top of page

Great Lakes Theater’s production of ‘Julius Caesar’ cuts to the quick with dazzling stagecraft

Et tu, Brute? Beware the Ides of March. Yond Cassius has a lean and hungry look: He thinks too much: such men are dangerous. Cowards die many times before their deaths, the valiant never taste of death but once. But, for mine own part, it was Greek to me. Cry havoc and let slip the dogs of war. Friends, Romans, countrymen, lend me your ears.

Even to those unaware of the works of William Shakespeare these phrases are well known through the ages. They have been added to the world’s vernacular ever since the play Julius Caesar was first performed in September of 1599 at the Globe Theatre in London, England. This classic example of one of Shakespeare’s greatest tragedy plays is currently being performed by Great Lakes Theater in the Hanna Theatre at Playhouse Square. The production is aptly directed by Sara Bruner.

Julius Caesar (Carole Healy*) has returned to Rome in triumph having defeated the sons of his military rival Pompey. While the citizens of Rome are ecstatic over his return and voctory the Senators plot to kill the man they see as ambitious even though he refused the crown of emperor three times. The leader of the plot, Cassius (Laura Welsh Berg*) attempts to enlist the aid of Caesar’s friend, Brutus (Lynn Robert Berg*) by showing him forged letters attributed to the citizens of Rome. Brutus, after weighing his love for Caesar over his love for Rome decides to join in the conspiracy.

In spite of being warned by not only her husband, Calphurnius (M. A. Taylor) but also the soothsayer (Jodi Dominick*), “Beware the Ides of March,” Caesar picks that day to appear at the Senate. Once there, the conspirators come to Caesar with a fake petition that pleads for leniency in concerns of Metellus Cimer’s (Mack Shirilla*) brother who was banished from Rome. Caesar rejects the petition. This allows the conspirators to get close enough to strike as Casca (Alex Syiek*) attacks first followed by the rest and ending in Brutus administering the fatal blow. It is then that Caesar looks at his friend and gasps, “Et tu, Brute?” as she dies.

After the murder, Caesar’s true friend Mark Antony arrives as the killers decide to take Caesar’s body to the square and explain to the citizens that they acted out of love for Rome. Antony convinces the Senators to allow him to speak which they agree but only after Brutus gives his oratory.

After Brutus delivers his explanation for the murder, Mark Antony begins his soliloquy saying, “Friends, Romans and Countrymen, lend me your ears.” while seemingly praising, “for Brutus is an honourable man; So are they all, all honourable men...” he is in fact able to turn the mob against the conspirators by reading Caesar’s will to the people.

Great Lakes Theater is renowned for presenting the very best in classic theater that includes the finest renderings of Shakespearean plays in the country. Their newest production of Julius Caesar is nothing short of spectacular with some wonderful surprises in the casting.

Carole Healey does a wonderful job as Caesar as a woman attempting to hide serous health problems that are getting in the way of her secret ambitions. The other gender swapped roles are Laura Welsh Berg who is convincing as the conspiring Cassius and M. A. Taylor taking the role of Caesar’s husband Calphurnius. Lynn Robert Berg is extraordinary as the conflicted Brutus giving his all in the pivotal role. Nick Steen * is a perfect choice as Mark Antony with his chiseled looks and fine voice. One last bit of delight is Jahir Hipps as Brutus’ servant Lucius as he plays the role of truly devoted underling to his troubled master.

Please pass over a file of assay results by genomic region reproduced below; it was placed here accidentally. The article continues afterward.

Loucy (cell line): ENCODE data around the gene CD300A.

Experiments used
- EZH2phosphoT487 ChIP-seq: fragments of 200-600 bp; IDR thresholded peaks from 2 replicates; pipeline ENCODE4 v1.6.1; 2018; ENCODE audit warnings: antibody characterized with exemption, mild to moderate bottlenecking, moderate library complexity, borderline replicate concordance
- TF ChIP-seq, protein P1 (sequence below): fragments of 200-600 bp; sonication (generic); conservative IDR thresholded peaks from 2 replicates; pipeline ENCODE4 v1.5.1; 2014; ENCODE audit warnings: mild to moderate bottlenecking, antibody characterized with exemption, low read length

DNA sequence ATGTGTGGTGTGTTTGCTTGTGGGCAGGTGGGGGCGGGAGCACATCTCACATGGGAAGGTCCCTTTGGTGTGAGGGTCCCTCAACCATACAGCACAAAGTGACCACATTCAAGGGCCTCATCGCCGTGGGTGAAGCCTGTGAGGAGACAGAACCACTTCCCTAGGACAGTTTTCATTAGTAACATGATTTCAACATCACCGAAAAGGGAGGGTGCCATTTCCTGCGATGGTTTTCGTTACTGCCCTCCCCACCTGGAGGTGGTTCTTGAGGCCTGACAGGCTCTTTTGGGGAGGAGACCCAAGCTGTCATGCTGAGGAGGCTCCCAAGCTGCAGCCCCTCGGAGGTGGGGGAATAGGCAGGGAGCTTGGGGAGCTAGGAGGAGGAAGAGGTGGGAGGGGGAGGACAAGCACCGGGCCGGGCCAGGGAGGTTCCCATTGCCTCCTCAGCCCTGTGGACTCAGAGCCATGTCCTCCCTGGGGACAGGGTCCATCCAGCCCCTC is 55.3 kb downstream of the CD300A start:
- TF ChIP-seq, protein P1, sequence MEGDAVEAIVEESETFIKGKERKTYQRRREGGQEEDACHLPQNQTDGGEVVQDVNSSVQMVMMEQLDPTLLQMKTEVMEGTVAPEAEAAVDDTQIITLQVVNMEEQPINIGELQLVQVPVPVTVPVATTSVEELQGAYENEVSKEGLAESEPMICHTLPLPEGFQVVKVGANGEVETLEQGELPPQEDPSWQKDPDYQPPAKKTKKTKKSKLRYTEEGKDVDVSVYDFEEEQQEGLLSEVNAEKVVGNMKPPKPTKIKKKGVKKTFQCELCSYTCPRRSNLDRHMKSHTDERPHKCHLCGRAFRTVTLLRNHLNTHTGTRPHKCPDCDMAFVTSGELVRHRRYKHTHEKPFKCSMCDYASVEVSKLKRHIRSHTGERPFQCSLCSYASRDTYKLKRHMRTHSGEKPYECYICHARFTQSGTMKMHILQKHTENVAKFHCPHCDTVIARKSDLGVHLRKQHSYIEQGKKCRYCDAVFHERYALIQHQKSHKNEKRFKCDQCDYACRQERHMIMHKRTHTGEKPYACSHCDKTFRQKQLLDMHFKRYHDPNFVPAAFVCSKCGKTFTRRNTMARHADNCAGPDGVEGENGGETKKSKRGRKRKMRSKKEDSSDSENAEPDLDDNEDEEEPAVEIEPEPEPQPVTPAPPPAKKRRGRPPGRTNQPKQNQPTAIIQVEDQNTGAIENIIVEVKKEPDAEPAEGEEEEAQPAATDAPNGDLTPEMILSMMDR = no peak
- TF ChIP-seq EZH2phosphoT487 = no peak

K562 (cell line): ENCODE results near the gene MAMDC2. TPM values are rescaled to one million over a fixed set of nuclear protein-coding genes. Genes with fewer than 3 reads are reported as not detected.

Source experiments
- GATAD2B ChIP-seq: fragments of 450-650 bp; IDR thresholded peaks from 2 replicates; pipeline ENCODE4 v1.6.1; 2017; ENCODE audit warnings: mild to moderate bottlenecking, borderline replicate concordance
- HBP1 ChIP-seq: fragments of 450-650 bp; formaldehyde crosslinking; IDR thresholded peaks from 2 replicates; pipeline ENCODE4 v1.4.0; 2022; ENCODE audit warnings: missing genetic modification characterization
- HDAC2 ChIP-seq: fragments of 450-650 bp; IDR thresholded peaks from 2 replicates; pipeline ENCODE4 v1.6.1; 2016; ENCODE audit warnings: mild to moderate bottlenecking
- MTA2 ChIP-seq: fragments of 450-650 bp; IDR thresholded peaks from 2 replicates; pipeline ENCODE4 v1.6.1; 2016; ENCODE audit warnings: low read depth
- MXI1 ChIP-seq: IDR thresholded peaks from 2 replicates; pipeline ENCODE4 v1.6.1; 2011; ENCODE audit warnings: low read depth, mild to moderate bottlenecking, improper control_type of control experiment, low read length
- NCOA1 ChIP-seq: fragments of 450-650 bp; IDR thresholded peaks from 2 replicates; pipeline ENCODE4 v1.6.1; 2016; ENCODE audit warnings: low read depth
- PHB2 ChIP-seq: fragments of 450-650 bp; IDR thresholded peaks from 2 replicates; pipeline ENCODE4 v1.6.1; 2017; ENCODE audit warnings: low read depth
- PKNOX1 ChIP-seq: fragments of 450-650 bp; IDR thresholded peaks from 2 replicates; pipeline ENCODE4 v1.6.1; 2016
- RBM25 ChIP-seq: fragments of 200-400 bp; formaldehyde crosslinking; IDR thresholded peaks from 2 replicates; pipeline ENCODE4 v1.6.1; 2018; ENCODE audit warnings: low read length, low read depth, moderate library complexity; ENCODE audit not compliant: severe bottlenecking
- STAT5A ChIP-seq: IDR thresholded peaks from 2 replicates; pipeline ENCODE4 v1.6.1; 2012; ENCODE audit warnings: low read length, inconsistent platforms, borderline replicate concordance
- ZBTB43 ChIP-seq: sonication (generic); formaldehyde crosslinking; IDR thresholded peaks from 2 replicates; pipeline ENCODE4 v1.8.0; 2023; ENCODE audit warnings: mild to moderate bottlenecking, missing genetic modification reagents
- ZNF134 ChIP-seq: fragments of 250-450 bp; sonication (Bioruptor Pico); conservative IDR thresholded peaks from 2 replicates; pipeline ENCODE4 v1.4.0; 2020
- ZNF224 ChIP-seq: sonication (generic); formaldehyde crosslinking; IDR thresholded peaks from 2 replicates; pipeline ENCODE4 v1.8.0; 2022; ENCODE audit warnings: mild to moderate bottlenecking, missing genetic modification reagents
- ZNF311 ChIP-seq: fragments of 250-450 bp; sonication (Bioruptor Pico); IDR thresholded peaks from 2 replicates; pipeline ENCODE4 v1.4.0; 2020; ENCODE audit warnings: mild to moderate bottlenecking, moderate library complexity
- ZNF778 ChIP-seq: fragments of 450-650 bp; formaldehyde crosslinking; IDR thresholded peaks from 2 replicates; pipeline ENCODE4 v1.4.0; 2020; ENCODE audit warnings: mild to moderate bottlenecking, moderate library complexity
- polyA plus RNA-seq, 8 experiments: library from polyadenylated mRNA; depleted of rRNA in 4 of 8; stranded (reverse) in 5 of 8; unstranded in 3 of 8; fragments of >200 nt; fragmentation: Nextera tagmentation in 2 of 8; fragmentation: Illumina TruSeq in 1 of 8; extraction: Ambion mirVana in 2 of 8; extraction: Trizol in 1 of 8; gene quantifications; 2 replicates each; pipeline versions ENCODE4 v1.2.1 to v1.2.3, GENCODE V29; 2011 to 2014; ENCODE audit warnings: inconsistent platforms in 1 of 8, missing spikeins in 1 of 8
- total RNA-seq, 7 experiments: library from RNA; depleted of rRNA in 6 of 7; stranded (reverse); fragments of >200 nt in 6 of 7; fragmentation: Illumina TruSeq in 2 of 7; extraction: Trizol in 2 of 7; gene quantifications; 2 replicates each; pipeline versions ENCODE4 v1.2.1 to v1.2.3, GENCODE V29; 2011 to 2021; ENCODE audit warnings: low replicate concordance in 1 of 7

The Russell Metheny designed stage being somewhat stark is surprisingly functional with steel towers and a second floor walkway. Flashing lights and cloud emitting jets add to the drama. The costuming by Leah Piehl can best be described as ”Roman modern” with ample us of leather breast plate armor and an ingenious “clean” way of showing blood flow from the many aerated bodies. This show calls for creative lighting due to the cast being placed in every nook and cranny as well as in front of the stage proper itself. Lighting designer Rick Martin is definitely up to the challenge. An oft overlooked position is fight choreographer and Ken Merckx gives an almost ballet feel to the bodies flying around the stage in an accelerated manner.

You have not really experienced theater until you have witnessed one of Shakespeare’s greatest works done exceptionally well by a most professional of theater groups. Have no fear of being able to decipher the Middle English tongue. This production is done in the most easily understood manner. This is great theater and should not be missed.

Julius Caesar runs through November 3, 2019 in the Hanna Theatre, 2067 E. 14th Street, Cleveland, Ohio at Playhouse Square. For tickets and information go to, call (216) 241-6000 or stop by the Playhouse Square Ticket Office located in the outer lobby of the State Theatre.

  • Facebook B&W
  • Twitter B&W
Who is Mark Horning?

Over the course of my life I have worked a variety of jobs including newspapers, retail camera sales and photography. Eight years ago I embarked on yet another career as writer. This included articles concerning sports and cultural events in Cleveland, Ohio as well reviews of the many theatrical productions around town. These days are spent photographing professional dance groups, theater companies and various galas and festivals as well as attending various stage performances and posting reviews about them.  

bottom of page